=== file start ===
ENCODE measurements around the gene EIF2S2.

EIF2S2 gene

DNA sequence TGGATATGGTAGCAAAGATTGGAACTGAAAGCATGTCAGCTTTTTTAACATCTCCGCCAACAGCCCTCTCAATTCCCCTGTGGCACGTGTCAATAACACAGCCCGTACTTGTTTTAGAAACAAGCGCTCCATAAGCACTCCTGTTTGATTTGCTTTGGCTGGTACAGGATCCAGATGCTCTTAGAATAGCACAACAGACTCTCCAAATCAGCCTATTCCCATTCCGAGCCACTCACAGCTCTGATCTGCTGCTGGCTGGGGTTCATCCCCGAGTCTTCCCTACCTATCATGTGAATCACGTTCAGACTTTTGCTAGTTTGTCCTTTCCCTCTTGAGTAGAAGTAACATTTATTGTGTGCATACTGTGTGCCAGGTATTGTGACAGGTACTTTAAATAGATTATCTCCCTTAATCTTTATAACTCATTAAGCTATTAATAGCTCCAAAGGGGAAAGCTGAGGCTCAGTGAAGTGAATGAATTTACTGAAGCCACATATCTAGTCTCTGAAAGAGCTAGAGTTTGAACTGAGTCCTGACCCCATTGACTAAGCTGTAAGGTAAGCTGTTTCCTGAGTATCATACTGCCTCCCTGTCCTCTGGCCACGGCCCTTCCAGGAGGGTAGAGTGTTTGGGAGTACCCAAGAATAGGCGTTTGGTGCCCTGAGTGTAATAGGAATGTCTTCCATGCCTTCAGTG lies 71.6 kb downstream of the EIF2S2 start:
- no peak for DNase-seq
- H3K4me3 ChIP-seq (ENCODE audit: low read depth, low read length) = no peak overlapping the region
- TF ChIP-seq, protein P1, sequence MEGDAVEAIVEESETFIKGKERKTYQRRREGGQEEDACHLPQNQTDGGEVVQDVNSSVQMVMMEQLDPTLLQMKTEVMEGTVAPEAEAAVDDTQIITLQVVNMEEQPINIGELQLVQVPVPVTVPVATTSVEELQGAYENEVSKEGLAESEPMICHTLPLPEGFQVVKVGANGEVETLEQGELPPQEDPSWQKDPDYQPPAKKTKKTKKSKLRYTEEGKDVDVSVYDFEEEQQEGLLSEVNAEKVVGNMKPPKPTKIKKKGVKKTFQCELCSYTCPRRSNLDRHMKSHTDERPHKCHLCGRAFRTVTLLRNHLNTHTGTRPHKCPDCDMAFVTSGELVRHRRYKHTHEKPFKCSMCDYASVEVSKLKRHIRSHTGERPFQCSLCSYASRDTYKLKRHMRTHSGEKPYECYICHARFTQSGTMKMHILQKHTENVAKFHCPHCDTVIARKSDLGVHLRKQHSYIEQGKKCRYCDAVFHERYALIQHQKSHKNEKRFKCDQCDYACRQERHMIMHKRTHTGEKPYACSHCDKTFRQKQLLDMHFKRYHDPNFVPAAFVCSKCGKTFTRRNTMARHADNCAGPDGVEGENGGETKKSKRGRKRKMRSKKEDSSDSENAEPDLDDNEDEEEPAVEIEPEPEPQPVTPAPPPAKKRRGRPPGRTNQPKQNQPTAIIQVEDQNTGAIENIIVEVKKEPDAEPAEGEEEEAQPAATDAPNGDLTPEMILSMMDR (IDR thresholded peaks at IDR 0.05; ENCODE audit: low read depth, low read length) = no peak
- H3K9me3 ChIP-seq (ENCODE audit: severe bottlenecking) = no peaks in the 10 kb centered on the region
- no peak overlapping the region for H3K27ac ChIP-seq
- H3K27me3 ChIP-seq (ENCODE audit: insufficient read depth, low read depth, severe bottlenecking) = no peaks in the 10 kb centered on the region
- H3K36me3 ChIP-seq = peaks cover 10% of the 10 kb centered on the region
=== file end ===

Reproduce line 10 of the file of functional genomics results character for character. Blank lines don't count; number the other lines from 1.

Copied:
- H3K36me3 ChIP-seq = peaks cover 10% of the 10 kb centered on the region